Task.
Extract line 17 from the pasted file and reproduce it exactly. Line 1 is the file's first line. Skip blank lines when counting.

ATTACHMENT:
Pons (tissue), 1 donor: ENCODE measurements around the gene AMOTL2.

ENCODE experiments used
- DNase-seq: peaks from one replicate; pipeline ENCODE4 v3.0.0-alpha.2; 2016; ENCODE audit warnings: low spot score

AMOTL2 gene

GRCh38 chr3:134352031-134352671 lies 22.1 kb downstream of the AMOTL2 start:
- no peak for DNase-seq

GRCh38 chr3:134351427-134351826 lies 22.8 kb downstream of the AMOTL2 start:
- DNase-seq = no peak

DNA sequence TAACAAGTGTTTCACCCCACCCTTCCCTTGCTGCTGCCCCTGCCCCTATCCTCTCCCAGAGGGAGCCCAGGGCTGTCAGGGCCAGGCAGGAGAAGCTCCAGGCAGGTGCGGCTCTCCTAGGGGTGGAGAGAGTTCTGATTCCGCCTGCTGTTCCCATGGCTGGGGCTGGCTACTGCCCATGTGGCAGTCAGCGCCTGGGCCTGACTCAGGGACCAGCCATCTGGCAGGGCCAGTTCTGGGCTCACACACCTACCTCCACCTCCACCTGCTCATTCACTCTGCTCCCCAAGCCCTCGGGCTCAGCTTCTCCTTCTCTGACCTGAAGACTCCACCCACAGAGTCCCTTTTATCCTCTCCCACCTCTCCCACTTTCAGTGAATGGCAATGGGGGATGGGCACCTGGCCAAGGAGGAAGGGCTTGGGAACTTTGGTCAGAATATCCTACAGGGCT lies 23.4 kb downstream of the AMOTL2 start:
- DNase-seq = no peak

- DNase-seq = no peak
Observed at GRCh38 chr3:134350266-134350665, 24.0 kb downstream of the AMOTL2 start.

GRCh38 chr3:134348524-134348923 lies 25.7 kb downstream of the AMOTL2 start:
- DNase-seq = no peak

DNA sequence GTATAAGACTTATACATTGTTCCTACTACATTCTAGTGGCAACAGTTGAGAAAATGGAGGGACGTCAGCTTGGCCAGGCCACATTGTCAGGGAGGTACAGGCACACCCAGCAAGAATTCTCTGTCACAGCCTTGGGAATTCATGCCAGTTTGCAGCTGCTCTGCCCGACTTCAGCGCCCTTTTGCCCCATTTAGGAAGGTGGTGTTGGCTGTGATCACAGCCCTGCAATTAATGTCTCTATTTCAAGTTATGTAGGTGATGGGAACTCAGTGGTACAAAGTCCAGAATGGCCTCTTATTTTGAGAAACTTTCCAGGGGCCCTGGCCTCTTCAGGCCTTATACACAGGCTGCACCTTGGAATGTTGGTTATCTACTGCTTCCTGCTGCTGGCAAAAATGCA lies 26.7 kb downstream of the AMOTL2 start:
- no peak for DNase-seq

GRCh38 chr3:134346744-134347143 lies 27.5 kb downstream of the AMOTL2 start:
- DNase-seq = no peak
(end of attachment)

GRCh38 chr3:134346744-134347143 lies 27.5 kb downstream of the AMOTL2 start: